2. Switch your stove onto a medium heat and place your thermometer into one jar of milk and when it reaches 80ºC/180ºF turn off the heat and remove the jars from the boiling water. Cool the jars to 45ºC/110ºF on countertop (will take about an hour) or place in a cool water bath, which should take about 20 minutes .
  3. Add 1 Tablespoon yogurt to each jar and stir gently. Try to buy the best organic Greek Yoghurt you can find so that the end product is the healthiest it can be. Put lids on jars and put them back into pot.
  4. Fill pot up to jar necks with warm water and put lid on pot. The water should be about the same temperature as the milk, but you can just test by putting your finger in and it should be warm to the touch.
  5. Put the pot making sure the lid is on - into a cool oven.
  6. Set oven to 350ºF/180ºC or ( USA Preheat oven on bake) for 1 minute and then turn it off. This is to warm the oven slightly in order to help the incubation process.
  7. Leave overnight or for 6-12 hours to incubate. Easiest to leave it overnight.
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11 Comments

  • Reply Kelly July 22, 2015 at 9:22 PM

    Tried and tested. Beautiful pic’s from a memorable trip with Gogo to Tanaka farm:)

    • Reply Shades of Cinnamon July 22, 2015 at 10:27 PM

      Thanks Kel for this amazing recipe and for taking us to the farm. It was such a fun experience

  • Reply Jade July 22, 2015 at 10:29 PM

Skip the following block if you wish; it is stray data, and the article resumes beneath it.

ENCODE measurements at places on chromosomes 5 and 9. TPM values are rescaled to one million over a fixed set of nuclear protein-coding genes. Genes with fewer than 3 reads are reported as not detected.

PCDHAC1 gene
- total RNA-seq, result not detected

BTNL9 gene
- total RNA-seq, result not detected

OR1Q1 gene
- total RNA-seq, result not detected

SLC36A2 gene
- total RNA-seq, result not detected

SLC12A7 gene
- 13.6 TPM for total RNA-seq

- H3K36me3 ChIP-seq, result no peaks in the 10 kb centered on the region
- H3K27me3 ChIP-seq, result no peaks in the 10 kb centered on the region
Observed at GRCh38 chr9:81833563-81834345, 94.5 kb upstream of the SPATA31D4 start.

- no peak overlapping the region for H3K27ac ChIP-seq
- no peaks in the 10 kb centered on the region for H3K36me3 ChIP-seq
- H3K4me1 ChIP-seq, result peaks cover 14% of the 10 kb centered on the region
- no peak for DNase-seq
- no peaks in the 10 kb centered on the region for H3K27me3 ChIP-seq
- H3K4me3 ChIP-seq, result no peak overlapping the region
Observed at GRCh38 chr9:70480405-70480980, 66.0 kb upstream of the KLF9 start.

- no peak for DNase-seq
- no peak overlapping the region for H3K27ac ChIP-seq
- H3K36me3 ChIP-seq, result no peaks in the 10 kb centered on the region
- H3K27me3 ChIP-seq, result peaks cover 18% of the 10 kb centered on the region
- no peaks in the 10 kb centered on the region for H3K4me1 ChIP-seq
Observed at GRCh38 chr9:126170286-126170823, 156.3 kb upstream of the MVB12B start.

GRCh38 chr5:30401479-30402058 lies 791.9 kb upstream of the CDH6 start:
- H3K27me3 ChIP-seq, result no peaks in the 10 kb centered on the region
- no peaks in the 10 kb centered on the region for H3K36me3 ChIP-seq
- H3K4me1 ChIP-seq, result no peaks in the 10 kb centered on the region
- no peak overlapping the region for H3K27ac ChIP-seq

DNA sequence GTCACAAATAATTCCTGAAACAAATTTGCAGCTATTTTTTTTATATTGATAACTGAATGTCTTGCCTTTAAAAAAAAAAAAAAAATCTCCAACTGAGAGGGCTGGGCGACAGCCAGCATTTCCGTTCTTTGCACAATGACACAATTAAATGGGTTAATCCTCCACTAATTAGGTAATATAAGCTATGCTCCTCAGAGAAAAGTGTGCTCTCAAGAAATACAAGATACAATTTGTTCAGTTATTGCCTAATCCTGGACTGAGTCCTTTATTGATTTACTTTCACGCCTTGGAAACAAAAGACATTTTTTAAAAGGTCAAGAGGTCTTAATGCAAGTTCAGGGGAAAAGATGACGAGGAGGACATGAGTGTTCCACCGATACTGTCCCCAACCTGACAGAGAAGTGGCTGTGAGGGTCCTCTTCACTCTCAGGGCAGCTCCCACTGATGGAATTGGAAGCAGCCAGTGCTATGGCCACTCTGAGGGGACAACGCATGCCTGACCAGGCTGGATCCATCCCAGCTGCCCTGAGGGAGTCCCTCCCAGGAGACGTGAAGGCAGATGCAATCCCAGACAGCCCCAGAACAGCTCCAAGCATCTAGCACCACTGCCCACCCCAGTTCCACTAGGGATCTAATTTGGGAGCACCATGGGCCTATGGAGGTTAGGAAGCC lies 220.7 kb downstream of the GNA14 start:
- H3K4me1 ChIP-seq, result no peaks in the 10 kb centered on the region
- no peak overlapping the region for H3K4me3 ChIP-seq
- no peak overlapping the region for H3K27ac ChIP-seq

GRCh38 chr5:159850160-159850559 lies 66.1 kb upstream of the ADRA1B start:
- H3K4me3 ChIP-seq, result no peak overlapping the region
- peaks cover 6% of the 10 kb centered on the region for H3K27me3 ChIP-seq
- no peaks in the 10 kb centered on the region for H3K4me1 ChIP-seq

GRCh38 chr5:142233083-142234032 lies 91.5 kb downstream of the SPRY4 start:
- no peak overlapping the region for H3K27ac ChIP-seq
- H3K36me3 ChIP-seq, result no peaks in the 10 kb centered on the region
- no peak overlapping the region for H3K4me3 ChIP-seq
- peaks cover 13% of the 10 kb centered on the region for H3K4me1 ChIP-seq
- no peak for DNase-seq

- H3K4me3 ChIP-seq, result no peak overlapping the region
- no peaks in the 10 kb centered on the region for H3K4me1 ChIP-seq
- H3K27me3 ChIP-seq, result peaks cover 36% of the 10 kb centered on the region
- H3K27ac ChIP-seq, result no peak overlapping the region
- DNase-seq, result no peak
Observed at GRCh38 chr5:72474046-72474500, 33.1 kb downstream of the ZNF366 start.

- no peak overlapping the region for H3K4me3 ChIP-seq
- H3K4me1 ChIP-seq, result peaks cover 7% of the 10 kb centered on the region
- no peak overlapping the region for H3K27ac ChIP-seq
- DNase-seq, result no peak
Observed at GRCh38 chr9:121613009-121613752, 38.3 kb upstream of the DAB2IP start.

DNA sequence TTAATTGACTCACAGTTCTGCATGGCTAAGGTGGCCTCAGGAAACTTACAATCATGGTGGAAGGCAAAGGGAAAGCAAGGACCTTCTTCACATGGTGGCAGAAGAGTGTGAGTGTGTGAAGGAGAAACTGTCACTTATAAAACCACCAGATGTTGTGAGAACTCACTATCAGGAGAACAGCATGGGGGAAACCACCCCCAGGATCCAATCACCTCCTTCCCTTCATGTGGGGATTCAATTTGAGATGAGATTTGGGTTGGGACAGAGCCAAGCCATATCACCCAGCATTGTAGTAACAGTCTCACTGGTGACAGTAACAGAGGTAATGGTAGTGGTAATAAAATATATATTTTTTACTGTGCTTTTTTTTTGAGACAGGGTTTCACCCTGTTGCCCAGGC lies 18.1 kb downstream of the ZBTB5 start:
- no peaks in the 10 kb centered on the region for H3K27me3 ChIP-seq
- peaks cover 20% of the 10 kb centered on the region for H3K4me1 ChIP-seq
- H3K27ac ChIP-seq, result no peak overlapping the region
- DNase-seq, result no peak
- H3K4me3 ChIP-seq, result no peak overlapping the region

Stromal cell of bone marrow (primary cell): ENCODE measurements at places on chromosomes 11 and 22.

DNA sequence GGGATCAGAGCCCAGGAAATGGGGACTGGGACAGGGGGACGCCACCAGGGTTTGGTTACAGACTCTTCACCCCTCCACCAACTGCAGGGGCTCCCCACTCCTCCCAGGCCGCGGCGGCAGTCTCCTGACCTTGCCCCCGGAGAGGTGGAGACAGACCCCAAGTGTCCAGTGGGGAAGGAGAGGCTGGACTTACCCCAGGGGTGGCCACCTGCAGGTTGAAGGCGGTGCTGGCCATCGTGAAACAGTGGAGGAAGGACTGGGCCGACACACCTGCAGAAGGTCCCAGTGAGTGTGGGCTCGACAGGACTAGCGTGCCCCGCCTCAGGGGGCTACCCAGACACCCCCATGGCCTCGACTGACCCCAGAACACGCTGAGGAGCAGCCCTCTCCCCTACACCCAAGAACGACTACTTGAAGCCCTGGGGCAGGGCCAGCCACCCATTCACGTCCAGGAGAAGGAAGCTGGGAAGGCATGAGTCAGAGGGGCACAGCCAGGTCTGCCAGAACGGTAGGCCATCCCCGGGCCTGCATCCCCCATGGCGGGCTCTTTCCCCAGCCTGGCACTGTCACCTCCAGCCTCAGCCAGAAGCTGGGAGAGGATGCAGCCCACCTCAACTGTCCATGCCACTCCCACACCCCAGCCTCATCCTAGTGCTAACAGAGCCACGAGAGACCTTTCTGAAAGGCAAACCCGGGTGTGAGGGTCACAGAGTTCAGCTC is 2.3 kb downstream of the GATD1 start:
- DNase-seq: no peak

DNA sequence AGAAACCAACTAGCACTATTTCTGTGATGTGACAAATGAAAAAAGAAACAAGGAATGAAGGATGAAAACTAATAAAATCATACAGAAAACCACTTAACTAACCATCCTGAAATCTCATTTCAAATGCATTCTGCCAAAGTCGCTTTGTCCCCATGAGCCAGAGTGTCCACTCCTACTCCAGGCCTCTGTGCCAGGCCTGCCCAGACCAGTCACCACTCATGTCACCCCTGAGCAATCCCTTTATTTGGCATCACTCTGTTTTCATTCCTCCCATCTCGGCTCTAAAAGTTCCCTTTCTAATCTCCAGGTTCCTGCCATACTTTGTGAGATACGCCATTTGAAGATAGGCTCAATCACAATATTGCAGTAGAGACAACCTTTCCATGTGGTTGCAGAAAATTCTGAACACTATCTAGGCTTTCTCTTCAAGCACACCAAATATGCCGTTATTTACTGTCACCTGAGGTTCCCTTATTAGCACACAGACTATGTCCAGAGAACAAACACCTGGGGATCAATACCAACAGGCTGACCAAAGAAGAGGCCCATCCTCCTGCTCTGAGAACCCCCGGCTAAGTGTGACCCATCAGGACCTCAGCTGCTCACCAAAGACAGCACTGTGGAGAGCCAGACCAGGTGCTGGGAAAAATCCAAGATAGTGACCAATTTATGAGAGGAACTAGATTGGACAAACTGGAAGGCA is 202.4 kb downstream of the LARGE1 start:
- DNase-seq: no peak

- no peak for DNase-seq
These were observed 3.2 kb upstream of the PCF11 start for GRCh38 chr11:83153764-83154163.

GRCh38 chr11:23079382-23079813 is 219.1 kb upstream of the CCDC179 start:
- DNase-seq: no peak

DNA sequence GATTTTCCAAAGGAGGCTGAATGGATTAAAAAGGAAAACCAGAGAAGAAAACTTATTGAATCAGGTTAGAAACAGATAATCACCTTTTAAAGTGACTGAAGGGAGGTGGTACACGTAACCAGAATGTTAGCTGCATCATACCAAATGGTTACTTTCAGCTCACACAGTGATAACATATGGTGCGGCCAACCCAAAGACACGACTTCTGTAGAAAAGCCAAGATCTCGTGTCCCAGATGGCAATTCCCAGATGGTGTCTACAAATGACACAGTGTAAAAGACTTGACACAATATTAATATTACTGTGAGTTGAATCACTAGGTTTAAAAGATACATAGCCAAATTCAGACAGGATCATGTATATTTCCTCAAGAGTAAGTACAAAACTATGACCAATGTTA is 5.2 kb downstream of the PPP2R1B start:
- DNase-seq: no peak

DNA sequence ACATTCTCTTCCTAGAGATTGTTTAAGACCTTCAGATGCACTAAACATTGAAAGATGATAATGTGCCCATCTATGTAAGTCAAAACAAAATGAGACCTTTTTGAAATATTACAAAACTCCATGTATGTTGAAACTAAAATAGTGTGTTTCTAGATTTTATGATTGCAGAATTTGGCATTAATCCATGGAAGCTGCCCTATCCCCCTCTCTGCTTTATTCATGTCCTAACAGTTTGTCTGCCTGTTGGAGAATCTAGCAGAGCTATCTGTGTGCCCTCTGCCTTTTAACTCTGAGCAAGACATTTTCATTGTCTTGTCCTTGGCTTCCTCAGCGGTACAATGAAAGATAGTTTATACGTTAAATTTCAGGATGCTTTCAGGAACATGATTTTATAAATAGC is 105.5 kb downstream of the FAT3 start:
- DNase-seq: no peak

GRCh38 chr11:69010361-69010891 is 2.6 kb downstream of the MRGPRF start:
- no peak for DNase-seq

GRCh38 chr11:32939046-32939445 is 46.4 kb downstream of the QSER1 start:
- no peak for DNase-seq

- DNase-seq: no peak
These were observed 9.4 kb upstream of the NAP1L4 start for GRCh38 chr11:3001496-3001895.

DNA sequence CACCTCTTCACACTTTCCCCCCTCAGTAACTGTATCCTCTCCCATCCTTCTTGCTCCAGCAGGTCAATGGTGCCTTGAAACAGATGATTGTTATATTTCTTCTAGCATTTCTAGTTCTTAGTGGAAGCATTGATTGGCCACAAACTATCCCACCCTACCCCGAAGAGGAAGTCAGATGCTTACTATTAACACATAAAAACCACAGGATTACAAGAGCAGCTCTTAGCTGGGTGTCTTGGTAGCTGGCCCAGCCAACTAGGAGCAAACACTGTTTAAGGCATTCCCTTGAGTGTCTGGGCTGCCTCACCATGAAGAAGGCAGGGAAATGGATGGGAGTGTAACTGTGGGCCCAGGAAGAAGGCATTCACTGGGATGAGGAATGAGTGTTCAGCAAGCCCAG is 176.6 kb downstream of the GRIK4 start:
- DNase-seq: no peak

What a gorgeous little boy and what a lucky boy to have a mom who is so conscious of good eating habits for little ones. I am inspired to try and make this

  • Reply Eric July 23, 2015 at 3:31 PM

    It looks so Yum. The “proof of the pudding is in the eating ” and the little one gives you the Yum answer.

  • Reply ratna July 23, 2015 at 9:50 PM

    I’d like to give this method of yoghurt making a try. It could be hit and miss sometimes in Canadian winters. Beautiful pictures.

    • Reply Shades of Cinnamon July 23, 2015 at 10:33 PM

      Thanks Ratna, I think you would have to make sure your oven is warm enough to incubate. It would be interesting to find out from someone who makes yogurt in extreme cold climates.

  • Reply Virginia Magdaleno July 23, 2015 at 11:09 PM

    This looks so delicious. Beautiful pictures as usual!

    • Reply Shades of Cinnamon July 23, 2015 at 11:14 PM

      Hi Virginia, thanks so much, I hope you are having an inspired blogging day.

  • Reply Elizabeth July 31, 2015 at 3:56 PM

    There nothing better than picking your own berries right from the vine. Taste, color, size and aroma are untouched. In addition, pairing them with a naturally made plain yogurt, it doesn’t get any better than this. Thank you for sharing your very own ‘you-pick’ experience and travels. The Pacific North West is surrounded by farms and producers where ‘u-pick’ apples, blueberries, raspberries, tulips and the list goes on. Coming back home after sourcing freshly picked strawberries, feels like coming back with a trophy that we can’t wait to share with everyone. Lovely!

    • Reply Shades of Cinnamon July 31, 2015 at 6:17 PM

      It sure does ELizabeth, and a totally new experience for me. Back home we don’t have any of these amazing farms to visit.